author = "Jes Johannesen and Yael Lubin and Smith, {Deborah R.} and T. Bilde and Schneider, {Jutta M.}",
year = "2007",
doi = "10.1098/rspb.2006.3699",
language = "English",
volume = "274",
pages = "231--237",
journal = "Proceedings of the Royal Society B: Biological Sciences",
issn = "0962-8452",
publisher = "The Royal Society Publishing",

}

RIS

TY - JOUR

T1 - The age and evolution of sociality in Stegodyphus spiders: a molecular phylogenetic perspective

AU - Johannesen, Jes

AU - Lubin, Yael

AU - Smith, Deborah R.

AU - Bilde, T.

AU - Schneider, Jutta M.

PY - 2007

Y1 - 2007

N2 - Social, cooperative breeding behaviour is rare in spiders and generally characterized by inbreeding, skewed sex ratios and high rates of colony turnover, processes that when combined may reduce genetic variation and lower individual fitness quickly. On these grounds, social spider species have been suggested to be unstable in evolutionary time, and hence sociality a rare phenomenon in spiders. Based on a partial molecular phylogeny of the genus Stegodyphus, we address the hypothesis that social spiders in this genus are evolutionary transient. We estimate the age of the three social species, test whether they represent an ancestral or derived state and assess diversification relative to subsocial congeners. Intraspecific sequence divergence was high in all of the social species, lending no support for the idea that they are young, transient species. The age of the social lineages, constant lineage branching and the likelihood that social species are independently derived suggest that either the social species are ‘caught in sociality' or they have evolved into cryptic species.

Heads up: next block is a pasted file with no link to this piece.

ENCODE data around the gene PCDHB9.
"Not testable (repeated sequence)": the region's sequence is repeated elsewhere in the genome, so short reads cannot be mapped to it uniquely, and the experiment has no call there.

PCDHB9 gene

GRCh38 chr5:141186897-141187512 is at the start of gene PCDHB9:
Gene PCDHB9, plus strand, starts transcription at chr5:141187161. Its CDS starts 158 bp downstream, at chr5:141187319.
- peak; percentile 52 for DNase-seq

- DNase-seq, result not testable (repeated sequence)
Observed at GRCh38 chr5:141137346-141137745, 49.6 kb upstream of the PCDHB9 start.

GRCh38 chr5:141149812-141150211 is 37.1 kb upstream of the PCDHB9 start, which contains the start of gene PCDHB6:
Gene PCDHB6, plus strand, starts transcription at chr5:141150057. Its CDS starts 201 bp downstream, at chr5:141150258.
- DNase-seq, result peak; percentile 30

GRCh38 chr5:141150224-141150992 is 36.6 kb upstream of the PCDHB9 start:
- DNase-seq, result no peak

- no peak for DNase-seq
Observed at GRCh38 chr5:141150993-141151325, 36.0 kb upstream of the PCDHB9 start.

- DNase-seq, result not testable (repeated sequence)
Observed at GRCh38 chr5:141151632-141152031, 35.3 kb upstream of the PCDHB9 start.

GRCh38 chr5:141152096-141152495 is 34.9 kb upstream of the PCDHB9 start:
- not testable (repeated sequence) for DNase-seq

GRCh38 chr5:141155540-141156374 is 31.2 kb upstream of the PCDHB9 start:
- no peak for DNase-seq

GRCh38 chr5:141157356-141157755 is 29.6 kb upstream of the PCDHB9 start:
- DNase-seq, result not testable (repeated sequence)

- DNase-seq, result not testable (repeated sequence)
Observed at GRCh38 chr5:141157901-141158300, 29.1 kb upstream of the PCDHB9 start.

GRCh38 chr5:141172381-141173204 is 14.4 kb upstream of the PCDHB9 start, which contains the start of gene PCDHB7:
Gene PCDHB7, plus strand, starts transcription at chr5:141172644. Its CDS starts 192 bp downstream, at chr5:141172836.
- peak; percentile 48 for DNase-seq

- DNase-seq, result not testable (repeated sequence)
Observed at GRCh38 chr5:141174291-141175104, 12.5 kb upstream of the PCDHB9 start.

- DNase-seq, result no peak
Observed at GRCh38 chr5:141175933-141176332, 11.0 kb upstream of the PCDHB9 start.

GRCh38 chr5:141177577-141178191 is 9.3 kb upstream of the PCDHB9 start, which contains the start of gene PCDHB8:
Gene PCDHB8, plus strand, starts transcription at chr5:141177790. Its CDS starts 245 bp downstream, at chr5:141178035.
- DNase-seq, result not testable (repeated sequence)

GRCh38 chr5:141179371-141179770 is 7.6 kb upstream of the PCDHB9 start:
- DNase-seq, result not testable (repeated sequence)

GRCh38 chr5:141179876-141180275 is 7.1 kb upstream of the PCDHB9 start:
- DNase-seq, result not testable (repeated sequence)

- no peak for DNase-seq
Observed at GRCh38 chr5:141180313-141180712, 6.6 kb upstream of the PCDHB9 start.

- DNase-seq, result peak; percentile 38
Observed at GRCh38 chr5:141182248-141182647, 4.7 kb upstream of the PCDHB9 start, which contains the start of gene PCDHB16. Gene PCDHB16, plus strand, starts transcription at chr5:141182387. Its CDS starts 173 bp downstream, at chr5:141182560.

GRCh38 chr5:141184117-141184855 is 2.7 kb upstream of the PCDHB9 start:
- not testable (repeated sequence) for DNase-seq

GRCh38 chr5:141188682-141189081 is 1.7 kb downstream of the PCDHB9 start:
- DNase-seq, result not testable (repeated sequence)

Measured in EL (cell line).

AB - Social, cooperative breeding behaviour is rare in spiders and generally characterized by inbreeding, skewed sex ratios and high rates of colony turnover, processes that when combined may reduce genetic variation and lower individual fitness quickly. On these grounds, social spider species have been suggested to be unstable in evolutionary time, and hence sociality a rare phenomenon in spiders. Based on a partial molecular phylogeny of the genus Stegodyphus, we address the hypothesis that social spiders in this genus are evolutionary transient. We estimate the age of the three social species, test whether they represent an ancestral or derived state and assess diversification relative to subsocial congeners. Intraspecific sequence divergence was high in all of the social species, lending no support for the idea that they are young, transient species. The age of the social lineages, constant lineage branching and the likelihood that social species are independently derived suggest that either the social species are ‘caught in sociality' or they have evolved into cryptic species.

U2 - 10.1098/rspb.2006.3699

DO - 10.1098/rspb.2006.3699

M3 - Journal article

VL - 274

SP - 231

EP - 237

JO - Proceedings of the Royal Society B: Biological Sciences

JF - Proceedings of the Royal Society B: Biological Sciences

SN - 0962-8452

ER -